Haunted by the past - UWI dropout says unfounded fraud charges continue to hurt him
When Chavez Allen was hit with multiple fraud-related charges five years ago, it set the stage for a nightmarish series of events which, he says, continue to haunt him.
The 25-year-old said that despite his best efforts, his brush with the law – for which he was acquitted – is being constantly thrown at him unfairly.
In 2016, Allen, then a second-year actuarial science student at The University of The West Indies, Mona, was hauled before the courts. He was slapped with seven counts each of obtaining credit by fraud, possession of identity information, conspiracy to transport money using access device, transporting money using access device, and unauthorised access to computer data.
He was freed of the charges in 2017 after the prosecution entered a nolle prosequi, leading to all charges being dismissed . However, Allen said that he is still being haunted by the allegations.
“I was on the traditional path like most people who wanted to do well in school and get a great job. But when I got charged and the media carried the story, everything went downhill. It was pure negative energy and as a result, I started to fail in university, so I just made the decision to drop out,” Allen said.
He said that the bad publicity caused his small businesses to crash, and although he has been clawing his way back, it has been very difficult.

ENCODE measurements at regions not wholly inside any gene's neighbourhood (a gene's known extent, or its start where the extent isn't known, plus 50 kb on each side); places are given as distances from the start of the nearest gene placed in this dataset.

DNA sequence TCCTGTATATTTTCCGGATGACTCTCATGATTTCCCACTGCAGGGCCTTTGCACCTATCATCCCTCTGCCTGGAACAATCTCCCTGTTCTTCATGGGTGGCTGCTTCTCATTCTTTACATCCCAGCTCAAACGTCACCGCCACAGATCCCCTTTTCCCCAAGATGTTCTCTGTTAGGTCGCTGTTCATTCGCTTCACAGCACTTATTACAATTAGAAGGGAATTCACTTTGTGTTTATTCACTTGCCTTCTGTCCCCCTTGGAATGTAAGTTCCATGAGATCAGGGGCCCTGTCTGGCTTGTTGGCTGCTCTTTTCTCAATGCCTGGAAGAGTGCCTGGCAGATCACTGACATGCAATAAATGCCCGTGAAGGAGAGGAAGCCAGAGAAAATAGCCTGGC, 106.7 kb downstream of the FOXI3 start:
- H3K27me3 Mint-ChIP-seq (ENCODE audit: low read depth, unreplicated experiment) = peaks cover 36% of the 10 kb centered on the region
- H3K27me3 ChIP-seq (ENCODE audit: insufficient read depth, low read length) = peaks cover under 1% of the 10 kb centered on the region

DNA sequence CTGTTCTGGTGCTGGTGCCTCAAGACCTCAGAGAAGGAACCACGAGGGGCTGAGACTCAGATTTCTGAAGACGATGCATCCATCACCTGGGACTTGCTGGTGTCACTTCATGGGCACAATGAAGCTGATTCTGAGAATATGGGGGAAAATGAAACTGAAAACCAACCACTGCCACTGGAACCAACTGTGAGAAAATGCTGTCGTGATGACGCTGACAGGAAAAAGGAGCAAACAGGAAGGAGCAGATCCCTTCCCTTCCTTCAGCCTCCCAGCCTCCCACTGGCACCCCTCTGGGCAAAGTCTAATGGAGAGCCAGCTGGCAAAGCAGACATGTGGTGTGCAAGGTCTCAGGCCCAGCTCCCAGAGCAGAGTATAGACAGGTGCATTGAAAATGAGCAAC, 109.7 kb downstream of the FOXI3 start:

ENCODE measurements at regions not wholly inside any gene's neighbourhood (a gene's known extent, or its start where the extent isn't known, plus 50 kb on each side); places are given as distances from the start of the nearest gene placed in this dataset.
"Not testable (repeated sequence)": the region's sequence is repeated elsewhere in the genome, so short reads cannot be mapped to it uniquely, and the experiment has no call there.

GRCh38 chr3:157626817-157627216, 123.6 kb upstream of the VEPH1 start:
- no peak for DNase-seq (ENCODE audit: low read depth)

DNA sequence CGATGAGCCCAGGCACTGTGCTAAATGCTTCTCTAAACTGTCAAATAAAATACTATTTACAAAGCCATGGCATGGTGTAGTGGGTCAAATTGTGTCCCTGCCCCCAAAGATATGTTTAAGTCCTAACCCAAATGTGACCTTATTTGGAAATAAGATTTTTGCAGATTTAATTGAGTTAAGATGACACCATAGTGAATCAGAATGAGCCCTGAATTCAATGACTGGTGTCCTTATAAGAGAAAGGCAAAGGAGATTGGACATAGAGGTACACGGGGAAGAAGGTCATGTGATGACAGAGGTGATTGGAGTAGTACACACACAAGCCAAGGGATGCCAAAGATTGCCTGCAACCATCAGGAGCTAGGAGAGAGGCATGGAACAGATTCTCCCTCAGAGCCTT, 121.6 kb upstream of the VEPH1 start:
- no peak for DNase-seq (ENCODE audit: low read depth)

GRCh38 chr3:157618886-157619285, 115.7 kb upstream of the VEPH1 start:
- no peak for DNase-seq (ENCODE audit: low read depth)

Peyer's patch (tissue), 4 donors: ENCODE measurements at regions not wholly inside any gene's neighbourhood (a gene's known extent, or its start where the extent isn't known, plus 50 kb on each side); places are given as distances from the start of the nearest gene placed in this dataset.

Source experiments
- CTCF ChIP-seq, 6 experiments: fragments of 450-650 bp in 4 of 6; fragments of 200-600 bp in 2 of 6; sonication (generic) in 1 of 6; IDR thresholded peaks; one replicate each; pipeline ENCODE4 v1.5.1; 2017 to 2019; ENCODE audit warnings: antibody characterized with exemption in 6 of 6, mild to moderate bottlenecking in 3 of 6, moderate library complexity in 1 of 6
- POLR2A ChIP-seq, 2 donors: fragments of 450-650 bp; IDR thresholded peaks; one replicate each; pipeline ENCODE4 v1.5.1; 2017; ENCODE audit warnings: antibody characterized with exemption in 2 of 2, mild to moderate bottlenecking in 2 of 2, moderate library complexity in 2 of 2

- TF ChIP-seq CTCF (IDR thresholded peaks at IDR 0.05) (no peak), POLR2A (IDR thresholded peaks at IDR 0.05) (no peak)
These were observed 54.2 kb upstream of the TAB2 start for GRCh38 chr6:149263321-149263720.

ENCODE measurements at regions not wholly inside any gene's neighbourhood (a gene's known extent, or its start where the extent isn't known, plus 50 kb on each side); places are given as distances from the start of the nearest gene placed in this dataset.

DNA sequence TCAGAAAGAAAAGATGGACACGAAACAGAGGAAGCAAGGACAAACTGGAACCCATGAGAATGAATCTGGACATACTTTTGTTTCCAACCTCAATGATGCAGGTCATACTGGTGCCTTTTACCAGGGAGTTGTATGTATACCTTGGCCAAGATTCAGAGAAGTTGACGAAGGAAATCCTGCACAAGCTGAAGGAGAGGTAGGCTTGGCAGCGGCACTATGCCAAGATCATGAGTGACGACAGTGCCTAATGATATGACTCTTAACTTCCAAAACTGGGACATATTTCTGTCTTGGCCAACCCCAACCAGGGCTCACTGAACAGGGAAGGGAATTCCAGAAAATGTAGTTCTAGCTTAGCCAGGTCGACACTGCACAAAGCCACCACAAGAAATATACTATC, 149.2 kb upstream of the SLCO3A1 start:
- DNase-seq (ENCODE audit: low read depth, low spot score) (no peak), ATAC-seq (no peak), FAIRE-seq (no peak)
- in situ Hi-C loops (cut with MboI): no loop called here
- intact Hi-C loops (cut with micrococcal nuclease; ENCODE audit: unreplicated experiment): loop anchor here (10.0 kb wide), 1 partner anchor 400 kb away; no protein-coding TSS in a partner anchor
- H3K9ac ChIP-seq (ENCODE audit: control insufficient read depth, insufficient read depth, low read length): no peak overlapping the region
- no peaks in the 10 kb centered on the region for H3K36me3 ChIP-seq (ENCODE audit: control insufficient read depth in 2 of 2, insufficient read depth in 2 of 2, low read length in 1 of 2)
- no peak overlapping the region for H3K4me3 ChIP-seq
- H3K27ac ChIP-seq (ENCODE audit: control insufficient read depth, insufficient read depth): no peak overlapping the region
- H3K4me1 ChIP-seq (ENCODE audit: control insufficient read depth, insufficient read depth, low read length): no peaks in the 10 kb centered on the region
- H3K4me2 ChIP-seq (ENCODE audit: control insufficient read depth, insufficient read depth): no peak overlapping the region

“I used to run a tutoring programme where I would teach students from different areas, whether it be law, or so on. It was doing extremely well and the money I made from it helped me with my tuition and expenses, but that crashed. I am from a poor background and a volatile inner-city Kingston community, and grew up with a single mother. She tried her best, but she couldn’t afford it,” Allen said.
He said he tried to get jobs, but all his attempts were futile. As he hit rock bottom, he decided to put his financial skills to further use and focused fully on being a forex trader.
“That is what I did and I invested the profit into other businesses. I wanted to just do my own thing and not give up, and that is working out well to this day, ” he said.
Allen launched Billionaires Academy, an online financial education company in 2018. He goes by the moniker Pajama Billionaire and claims that he and his team members have been pivotal in changing the financial fortunes of people globally.
“Right now, we have over 10,000 persons on our platform that we build from the ground up. This company was built when I was in turmoil and my name was being dragged through the mud. Right now, the business is really successful and this has to do with the results. The feedback has been purely positive,” he said.
Billionaires Academy hosted a Mercedes-Benz Giveaway on Instagram Live last November, an event that raised eyebrows. A Mercedes-Benz CLA 250 was given to a lucky member of the organisation. When sceptics began questioning whether a Benz was in fact given away, despite a handover ceremony taking place on Instagram, Allen again found himself having to defend his character.
He told THE STAR that the winner of the car was unwilling to be interviewed, but he provided a certificate of title that shows that he relinquished interest in the vehicle (title stamped out) last November.
Allen has ignored the tsunami of cynicism and negativity, and has sought to ride the choppy waters while sharing his blessings by donating food supplies and other necessities to the poor.
“It was the mercy of God that has prevented me from giving up when I was being dragged through the mud but now I am able to outlive the obstacles,” he said.
Allen was freed of the charges in 2017 after the prosecution entered a nolle prosequi, leading to all charges being dismissed.